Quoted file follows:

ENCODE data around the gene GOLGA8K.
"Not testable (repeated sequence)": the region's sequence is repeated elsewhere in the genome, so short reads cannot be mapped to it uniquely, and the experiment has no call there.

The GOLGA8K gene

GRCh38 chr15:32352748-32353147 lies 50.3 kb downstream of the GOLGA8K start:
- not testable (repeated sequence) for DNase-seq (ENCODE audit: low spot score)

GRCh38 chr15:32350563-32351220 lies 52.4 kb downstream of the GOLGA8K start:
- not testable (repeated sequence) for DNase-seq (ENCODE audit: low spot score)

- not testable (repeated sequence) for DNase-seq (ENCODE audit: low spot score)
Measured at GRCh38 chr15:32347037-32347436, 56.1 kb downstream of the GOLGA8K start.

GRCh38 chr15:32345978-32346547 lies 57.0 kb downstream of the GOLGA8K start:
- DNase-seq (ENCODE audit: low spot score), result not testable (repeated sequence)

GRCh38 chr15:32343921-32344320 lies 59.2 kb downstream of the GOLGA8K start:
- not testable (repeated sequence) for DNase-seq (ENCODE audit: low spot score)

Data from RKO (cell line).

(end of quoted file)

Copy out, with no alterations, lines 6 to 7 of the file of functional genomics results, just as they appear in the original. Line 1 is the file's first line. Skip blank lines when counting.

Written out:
GRCh38 chr15:32350563-32351220 lies 52.4 kb downstream of the GOLGA8K start:
- not testable (repeated sequence) for DNase-seq (ENCODE audit: low spot score)